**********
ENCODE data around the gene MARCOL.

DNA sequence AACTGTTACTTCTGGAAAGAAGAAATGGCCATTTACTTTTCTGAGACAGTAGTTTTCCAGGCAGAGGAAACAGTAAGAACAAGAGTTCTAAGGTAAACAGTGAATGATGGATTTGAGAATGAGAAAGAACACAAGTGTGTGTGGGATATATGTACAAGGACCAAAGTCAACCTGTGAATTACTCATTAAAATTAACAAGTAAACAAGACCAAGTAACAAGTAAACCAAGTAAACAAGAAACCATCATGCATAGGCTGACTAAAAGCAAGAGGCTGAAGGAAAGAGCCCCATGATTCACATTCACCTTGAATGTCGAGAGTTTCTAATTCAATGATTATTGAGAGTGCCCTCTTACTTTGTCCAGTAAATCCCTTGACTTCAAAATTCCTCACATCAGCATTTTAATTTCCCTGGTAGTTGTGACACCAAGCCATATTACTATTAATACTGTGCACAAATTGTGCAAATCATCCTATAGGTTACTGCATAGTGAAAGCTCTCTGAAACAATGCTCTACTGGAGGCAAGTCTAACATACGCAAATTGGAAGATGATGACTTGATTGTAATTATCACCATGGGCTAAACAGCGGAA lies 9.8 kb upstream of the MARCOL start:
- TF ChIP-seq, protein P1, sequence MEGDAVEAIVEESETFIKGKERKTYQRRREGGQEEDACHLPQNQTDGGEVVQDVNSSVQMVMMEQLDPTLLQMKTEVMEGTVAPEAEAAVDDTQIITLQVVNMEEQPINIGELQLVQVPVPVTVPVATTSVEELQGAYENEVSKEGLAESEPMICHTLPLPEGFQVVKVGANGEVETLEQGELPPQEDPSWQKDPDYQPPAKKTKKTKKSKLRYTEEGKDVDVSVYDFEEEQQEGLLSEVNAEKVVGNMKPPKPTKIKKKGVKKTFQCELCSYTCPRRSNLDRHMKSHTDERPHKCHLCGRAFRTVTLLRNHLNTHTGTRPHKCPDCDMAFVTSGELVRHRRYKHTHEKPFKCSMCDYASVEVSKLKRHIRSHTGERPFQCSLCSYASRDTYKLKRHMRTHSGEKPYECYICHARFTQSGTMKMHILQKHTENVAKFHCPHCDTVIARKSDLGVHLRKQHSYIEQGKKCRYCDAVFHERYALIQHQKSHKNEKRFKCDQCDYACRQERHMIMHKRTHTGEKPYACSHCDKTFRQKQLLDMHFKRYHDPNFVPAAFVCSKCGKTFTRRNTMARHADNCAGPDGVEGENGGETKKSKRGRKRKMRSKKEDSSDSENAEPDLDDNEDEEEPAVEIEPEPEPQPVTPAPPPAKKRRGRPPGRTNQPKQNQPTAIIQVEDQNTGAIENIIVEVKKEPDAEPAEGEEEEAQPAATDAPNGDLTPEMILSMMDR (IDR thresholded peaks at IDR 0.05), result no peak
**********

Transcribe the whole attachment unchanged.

ENCODE data around the gene MARCOL.

DNA sequence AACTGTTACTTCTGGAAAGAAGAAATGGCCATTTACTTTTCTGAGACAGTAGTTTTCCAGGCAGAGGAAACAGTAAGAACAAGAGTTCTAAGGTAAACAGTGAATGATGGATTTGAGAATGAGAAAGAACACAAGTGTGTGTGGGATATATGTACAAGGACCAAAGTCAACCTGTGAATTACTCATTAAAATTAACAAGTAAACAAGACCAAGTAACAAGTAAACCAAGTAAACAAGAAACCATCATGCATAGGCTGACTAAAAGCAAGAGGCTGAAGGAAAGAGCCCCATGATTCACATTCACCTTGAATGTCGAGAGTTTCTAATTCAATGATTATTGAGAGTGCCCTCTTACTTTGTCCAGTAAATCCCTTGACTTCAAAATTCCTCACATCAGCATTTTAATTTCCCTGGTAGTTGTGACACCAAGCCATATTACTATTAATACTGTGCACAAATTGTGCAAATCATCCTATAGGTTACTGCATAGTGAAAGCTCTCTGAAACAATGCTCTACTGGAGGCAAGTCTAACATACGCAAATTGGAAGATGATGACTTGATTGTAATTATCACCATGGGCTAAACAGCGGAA lies 9.8 kb upstream of the MARCOL start:
- TF ChIP-seq, protein P1, sequence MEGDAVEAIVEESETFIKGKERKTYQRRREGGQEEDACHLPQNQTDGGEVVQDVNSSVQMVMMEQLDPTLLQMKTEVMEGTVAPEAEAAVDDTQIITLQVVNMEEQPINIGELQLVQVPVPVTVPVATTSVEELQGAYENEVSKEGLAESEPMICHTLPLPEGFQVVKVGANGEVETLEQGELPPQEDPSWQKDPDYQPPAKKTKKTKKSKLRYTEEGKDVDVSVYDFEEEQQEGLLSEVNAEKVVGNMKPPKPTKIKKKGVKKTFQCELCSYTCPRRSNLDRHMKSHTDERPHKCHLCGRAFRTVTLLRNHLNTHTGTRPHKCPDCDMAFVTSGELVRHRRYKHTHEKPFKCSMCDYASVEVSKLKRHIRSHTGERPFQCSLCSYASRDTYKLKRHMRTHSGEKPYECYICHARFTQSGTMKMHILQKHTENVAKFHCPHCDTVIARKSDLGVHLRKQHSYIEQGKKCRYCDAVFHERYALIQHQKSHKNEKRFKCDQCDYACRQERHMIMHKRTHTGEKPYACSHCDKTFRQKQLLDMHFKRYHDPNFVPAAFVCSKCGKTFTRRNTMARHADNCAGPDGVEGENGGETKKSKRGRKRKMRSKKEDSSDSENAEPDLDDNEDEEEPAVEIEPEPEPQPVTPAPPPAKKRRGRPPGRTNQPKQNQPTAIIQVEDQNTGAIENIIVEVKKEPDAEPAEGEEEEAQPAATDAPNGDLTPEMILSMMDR (IDR thresholded peaks at IDR 0.05), result no peak